All distractions from the actual problem: blocked arteries and a failing heart.

Actual symptoms of a larger problem with her heart.

When we arrived at the hospital, the cardiologist put the pieces together. The next morning, an angiogram revealed the extent of the problem. She was put on a heart pump to prepare for quadruple bypass surgery when she was strong enough. My brother and I spent traded the hours in the hospital, him driving from Houston every day. Friends came to be with me when they could. I was never lonely.

It was a lesson in living in the moment. No plans could be made except in the vaguest way because we were not sure of what we might be facing. Too many “if’s” existed, too many paths diverged from that decision point and like Robert Frost knew, in the moment of looking in both directions, each way “leads on to way.” Though my brother and I talked about what we might do, we didn’t know what we would be doing.

The only thing clear was she might live. She might die.

I could not be “one traveler and travel both.”

My mother died.

In the very early hours of March 7th.

She had survived the surgery and had just been moved out of ICU into “Acute Care” where her heart and lungs suddenly stopped working. The care team resuscitated her and called me out of an exhausted sleep to the hospital. I saw the cardiologist who seemed to think her heart was strong enough. We’d have to wait to see. Hours passed. Friends kept texting. I was not lonely.

When the another doctor arrived to sit and tell me “things were dire.” I asked him what were the words I needed to say to allow them to stop working on her. Was it “no heroic measures”? He thought that was as start and yet clearly, not the right words.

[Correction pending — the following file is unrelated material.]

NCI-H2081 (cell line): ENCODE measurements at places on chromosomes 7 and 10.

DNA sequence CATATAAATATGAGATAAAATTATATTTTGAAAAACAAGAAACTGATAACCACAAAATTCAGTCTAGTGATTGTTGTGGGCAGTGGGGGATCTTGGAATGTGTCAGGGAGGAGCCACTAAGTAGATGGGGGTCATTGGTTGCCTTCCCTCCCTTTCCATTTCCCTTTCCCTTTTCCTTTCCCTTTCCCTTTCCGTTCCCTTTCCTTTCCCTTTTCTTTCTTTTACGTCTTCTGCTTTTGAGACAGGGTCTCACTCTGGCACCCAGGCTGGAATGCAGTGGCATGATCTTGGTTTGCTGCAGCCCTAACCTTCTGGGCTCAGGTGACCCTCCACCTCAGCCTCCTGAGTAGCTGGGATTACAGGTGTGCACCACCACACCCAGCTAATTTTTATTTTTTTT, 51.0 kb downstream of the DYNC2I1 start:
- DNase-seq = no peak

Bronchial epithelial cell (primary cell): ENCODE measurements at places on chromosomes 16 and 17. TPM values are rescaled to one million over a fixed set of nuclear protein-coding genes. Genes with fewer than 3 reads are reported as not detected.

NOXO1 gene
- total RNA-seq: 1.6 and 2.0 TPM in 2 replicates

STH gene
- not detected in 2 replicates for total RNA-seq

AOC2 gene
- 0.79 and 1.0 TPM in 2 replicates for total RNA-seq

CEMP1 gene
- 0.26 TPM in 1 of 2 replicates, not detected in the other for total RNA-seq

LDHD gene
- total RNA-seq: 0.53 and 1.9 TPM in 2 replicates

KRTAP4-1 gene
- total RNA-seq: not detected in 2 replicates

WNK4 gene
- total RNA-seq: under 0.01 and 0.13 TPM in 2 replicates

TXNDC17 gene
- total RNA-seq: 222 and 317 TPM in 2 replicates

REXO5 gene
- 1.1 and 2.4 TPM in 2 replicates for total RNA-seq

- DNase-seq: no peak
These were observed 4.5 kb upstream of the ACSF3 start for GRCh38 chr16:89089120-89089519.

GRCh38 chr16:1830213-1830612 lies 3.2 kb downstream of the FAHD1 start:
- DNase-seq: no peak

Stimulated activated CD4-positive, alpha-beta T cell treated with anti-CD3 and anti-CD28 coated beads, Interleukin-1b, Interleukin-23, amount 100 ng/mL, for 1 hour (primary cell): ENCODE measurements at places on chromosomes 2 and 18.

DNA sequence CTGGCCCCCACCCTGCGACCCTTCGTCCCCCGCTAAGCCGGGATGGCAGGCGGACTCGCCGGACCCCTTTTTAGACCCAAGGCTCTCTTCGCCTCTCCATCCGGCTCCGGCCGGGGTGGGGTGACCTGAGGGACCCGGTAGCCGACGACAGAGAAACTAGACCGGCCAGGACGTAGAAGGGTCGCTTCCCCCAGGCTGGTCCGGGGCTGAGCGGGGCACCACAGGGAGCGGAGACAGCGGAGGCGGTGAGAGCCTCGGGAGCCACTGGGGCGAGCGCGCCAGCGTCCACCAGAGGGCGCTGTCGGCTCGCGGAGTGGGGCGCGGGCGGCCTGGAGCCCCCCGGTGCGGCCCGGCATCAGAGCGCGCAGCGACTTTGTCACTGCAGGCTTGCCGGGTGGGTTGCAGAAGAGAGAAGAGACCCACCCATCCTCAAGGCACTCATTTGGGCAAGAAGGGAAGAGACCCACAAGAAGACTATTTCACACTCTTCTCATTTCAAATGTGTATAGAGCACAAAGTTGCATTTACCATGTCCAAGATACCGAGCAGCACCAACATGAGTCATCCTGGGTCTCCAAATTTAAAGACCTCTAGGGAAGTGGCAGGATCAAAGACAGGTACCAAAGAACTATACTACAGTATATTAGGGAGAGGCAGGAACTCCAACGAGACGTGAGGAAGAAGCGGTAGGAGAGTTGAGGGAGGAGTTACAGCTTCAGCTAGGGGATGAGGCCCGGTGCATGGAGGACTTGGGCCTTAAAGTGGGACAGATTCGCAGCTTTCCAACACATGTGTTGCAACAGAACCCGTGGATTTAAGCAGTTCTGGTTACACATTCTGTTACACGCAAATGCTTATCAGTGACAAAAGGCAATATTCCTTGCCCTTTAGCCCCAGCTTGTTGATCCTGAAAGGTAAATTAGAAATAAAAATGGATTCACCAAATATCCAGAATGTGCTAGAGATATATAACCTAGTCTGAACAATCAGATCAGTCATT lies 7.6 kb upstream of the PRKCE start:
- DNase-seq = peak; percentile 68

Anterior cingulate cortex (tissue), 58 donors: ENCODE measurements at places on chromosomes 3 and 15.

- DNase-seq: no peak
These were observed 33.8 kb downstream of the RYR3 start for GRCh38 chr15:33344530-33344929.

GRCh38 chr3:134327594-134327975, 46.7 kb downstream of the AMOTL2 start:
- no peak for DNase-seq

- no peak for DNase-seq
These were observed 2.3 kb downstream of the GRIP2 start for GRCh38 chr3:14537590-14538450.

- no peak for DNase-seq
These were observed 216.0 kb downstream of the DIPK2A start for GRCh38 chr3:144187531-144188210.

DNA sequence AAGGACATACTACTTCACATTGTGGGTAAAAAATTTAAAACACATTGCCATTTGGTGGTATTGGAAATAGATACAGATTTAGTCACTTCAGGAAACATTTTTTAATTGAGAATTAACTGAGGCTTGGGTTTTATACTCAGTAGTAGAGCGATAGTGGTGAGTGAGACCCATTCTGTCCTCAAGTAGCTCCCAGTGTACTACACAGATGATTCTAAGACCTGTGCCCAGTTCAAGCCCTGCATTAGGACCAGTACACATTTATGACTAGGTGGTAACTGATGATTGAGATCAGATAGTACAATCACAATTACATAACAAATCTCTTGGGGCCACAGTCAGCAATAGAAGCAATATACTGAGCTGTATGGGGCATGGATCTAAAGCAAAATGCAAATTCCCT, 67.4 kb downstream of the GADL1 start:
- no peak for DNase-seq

There is lightening in the right words, as Mark Twain knew.

“I love you and I know how to do hard things.”

I slowed myself to think and breathe.

May she be happy.
May she be well.
May she be free from suffering.

May she be free from suffering.

I turned to the doctor, “Let her go.”

Out of Storage

amywink February 2nd, 2017

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I wrote this poem between the deaths of my mother and my writing partner, Stacey. Stacey was so happy to know I was writing again, so happy to read my creative work again after years of heavy care-giving had kept me from it. But I had not been silent in the 3 years since my last post on my blog. I had been writing a long, thoughtful daily correspondence to my friend as she lived and died with cancer. I had not lost writing; I had simply changed audiences. I had not lost myself; I had simply put a few things in storage.

Storage
~For Stacey 1964-2016

My mother died and I
am bringing out
things I stored
in the years of giving care.

A house closed and waiting,
furnishings covered, draped
against the dust
and missing presence
of the living.

Piece by piece
the shrouds removed,
the bright essentials
returning to light

burnished soft
smoothed to glowing
sublime with remembrance

My things
readied,
by silence
and solitude,
for return
to use.